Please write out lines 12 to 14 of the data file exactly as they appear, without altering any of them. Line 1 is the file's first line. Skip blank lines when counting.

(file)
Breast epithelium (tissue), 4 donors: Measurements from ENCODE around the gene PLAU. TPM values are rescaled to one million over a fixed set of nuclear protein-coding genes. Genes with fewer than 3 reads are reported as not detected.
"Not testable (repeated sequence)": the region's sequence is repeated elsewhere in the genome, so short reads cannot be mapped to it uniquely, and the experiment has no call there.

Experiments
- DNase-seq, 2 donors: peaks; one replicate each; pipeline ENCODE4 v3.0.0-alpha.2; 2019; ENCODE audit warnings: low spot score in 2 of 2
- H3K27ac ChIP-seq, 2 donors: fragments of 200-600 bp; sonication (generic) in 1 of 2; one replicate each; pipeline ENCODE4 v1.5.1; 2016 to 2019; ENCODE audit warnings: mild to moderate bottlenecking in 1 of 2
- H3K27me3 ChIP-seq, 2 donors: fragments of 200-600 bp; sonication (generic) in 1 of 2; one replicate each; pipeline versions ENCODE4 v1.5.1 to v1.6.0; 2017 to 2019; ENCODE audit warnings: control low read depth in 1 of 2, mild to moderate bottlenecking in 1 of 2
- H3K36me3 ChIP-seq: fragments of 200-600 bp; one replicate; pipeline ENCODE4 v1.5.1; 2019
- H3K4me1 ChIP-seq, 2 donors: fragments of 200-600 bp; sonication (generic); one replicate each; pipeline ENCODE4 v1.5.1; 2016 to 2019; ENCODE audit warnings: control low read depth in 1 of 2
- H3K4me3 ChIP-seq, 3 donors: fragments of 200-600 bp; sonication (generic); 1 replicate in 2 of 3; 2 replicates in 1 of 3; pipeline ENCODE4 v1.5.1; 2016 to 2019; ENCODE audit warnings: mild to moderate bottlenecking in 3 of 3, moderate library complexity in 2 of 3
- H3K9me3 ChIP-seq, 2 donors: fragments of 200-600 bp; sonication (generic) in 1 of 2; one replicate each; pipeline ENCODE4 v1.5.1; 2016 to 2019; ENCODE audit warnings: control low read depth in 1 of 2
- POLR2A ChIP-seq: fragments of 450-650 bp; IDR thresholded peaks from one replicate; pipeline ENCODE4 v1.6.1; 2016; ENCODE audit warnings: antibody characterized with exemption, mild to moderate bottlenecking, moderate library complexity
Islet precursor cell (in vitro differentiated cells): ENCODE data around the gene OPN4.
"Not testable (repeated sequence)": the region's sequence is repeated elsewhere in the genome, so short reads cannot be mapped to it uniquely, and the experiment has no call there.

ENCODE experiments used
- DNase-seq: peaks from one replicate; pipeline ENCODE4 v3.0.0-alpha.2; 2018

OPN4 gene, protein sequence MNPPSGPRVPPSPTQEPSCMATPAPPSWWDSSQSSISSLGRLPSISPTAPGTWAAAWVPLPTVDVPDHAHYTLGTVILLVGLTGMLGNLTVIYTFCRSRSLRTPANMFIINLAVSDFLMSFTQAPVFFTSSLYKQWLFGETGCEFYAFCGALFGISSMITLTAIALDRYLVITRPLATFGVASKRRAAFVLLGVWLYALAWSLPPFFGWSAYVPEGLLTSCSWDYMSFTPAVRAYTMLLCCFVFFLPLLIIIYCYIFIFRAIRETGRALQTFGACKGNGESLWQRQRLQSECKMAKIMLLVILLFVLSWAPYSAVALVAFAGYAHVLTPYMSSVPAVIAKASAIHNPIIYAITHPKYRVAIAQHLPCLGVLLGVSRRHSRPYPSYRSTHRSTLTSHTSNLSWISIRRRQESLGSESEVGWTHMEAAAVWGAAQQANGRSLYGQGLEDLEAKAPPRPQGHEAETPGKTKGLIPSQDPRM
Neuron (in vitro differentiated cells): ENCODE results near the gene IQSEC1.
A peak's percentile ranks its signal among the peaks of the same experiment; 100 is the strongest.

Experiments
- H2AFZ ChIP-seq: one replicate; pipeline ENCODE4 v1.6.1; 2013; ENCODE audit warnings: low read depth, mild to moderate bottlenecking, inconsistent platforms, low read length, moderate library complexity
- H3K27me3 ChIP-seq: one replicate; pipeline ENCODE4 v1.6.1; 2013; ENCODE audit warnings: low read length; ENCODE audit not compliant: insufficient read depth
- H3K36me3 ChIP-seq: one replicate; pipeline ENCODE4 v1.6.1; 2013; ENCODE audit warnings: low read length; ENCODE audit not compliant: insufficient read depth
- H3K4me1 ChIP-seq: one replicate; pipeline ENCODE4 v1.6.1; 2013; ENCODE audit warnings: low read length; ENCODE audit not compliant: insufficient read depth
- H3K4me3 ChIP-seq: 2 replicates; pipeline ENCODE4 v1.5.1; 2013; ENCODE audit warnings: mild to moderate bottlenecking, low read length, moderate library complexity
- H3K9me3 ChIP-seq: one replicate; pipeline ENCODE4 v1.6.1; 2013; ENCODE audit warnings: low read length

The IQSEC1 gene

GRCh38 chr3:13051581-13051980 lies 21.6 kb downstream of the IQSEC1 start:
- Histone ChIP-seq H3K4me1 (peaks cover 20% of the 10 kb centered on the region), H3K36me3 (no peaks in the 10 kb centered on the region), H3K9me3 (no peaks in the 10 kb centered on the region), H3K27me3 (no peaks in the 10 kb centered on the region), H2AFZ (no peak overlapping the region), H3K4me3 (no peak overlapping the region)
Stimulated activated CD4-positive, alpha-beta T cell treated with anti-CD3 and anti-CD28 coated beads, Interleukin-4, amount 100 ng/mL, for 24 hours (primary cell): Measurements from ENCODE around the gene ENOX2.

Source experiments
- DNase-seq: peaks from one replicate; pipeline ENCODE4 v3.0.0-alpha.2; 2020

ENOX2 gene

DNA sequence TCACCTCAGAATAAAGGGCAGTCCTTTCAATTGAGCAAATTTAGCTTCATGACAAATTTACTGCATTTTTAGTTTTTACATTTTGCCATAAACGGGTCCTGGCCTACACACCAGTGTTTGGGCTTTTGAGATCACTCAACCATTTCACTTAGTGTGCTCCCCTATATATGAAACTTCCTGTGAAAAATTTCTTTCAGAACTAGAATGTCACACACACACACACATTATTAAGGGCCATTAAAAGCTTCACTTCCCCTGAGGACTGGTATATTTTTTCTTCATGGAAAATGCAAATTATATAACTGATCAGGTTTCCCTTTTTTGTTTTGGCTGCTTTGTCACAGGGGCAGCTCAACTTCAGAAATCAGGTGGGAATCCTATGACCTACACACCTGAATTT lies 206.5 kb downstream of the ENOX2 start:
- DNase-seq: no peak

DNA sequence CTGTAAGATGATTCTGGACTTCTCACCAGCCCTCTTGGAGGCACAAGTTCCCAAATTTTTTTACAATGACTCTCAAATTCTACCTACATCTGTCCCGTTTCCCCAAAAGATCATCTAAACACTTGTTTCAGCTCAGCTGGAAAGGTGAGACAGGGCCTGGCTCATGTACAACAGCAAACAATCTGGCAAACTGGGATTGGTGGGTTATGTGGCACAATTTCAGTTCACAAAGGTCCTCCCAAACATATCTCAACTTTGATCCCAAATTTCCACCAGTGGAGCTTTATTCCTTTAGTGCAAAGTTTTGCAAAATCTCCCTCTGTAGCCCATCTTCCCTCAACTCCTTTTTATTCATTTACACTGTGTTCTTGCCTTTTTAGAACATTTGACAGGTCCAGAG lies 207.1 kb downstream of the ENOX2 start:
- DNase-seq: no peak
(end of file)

Islet precursor cell (in vitro differentiated cells): ENCODE data around the gene OPN4.
"Not testable (repeated sequence)": the region's sequence is repeated elsewhere in the genome, so short reads cannot be mapped to it uniquely, and the experiment has no call there.

ENCODE experiments used